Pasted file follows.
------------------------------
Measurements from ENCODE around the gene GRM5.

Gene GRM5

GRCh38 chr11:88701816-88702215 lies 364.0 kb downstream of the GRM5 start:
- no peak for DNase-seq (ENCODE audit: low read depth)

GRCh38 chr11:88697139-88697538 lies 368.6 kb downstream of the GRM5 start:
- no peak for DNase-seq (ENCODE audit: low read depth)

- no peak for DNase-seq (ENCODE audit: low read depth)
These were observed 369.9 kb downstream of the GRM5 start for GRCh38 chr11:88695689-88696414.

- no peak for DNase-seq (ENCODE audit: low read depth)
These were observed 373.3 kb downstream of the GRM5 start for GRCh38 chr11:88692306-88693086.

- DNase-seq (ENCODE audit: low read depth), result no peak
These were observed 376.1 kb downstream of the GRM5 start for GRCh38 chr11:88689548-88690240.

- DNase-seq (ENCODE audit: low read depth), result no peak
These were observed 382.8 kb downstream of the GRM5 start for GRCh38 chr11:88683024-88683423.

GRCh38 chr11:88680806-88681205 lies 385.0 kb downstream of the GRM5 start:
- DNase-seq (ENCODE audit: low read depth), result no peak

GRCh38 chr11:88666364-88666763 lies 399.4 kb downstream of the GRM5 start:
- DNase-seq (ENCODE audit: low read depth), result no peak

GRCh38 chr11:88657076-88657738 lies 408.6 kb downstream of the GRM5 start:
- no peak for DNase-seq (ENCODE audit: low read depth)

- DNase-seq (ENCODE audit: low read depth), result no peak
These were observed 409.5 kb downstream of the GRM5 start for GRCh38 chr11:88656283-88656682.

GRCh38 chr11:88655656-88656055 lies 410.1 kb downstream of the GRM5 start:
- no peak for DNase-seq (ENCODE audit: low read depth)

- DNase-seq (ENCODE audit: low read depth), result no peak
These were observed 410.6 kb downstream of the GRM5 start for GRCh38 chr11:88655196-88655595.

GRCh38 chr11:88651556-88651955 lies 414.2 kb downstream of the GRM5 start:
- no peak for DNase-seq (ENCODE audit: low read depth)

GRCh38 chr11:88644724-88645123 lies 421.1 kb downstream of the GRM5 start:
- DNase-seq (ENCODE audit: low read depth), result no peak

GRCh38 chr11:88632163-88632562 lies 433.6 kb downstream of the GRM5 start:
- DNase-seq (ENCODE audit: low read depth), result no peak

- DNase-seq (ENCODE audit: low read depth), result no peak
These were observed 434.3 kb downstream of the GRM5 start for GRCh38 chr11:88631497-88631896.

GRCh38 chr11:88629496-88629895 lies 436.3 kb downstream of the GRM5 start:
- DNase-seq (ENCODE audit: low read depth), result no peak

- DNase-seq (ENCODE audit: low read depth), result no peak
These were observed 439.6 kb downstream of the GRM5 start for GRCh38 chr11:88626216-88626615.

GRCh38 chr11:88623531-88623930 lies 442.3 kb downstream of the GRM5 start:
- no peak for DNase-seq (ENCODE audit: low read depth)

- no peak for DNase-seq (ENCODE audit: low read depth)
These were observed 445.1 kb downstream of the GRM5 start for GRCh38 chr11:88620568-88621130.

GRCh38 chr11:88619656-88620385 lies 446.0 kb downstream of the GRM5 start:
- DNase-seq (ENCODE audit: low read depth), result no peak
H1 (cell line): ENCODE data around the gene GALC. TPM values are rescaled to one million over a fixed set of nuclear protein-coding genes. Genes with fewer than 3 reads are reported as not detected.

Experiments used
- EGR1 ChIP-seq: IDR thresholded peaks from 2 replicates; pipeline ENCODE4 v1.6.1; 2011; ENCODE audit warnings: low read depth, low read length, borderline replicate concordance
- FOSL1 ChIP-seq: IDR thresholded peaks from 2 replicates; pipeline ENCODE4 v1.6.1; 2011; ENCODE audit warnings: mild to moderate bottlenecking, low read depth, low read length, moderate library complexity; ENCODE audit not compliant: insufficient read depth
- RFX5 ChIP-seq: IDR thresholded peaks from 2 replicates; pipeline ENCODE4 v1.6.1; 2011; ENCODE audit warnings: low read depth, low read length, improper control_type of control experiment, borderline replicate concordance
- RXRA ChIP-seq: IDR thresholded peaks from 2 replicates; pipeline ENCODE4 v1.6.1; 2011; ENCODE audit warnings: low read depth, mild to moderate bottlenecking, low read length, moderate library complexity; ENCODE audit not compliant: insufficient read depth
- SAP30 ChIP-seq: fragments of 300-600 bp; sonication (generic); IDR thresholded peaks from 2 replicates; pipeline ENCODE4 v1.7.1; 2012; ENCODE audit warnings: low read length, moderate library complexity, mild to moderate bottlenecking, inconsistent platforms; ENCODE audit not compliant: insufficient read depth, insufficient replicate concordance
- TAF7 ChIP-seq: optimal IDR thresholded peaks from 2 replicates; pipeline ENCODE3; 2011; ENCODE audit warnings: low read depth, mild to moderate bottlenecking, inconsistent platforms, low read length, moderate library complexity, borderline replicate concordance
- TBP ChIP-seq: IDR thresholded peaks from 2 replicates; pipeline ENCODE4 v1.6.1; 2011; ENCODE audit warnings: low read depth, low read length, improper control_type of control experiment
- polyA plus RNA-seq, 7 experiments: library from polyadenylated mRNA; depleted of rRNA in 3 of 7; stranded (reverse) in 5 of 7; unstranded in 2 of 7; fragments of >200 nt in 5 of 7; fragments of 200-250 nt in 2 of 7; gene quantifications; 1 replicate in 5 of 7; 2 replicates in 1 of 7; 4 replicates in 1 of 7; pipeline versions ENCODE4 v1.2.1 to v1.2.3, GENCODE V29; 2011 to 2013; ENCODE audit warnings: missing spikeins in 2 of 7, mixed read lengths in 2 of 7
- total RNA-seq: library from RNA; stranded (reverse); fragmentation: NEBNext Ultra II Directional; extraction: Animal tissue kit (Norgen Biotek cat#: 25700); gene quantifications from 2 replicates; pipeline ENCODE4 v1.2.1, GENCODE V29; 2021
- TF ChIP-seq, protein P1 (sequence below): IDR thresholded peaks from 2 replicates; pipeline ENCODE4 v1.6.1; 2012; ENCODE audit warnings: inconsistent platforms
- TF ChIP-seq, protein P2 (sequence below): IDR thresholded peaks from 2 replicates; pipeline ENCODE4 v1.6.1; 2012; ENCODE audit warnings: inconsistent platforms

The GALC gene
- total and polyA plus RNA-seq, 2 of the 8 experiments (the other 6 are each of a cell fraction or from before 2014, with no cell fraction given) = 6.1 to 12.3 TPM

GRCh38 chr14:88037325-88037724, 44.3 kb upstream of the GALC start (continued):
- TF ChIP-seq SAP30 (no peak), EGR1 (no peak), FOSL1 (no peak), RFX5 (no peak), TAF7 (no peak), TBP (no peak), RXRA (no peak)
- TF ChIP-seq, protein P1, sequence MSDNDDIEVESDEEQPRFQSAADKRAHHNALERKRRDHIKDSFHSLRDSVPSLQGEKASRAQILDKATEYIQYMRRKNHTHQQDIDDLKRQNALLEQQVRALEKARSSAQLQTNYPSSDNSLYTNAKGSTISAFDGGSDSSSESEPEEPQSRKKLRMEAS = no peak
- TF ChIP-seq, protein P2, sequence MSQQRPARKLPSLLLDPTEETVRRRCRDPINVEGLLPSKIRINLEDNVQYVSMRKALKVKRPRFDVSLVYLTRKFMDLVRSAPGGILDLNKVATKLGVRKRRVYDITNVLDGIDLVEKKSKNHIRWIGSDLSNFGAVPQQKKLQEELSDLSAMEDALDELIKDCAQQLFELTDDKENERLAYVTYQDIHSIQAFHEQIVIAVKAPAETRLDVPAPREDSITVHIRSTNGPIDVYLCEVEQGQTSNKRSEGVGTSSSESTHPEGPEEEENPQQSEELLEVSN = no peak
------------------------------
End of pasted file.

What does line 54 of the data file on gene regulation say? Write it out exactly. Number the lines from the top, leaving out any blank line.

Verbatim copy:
- polyA plus RNA-seq, 7 experiments: library from polyadenylated mRNA; depleted of rRNA in 3 of 7; stranded (reverse) in 5 of 7; unstranded in 2 of 7; fragments of >200 nt in 5 of 7; fragments of 200-250 nt in 2 of 7; gene quantifications; 1 replicate in 5 of 7; 2 replicates in 1 of 7; 4 replicates in 1 of 7; pipeline versions ENCODE4 v1.2.1 to v1.2.3, GENCODE V29; 2011 to 2013; ENCODE audit warnings: missing spikeins in 2 of 7, mixed read lengths in 2 of 7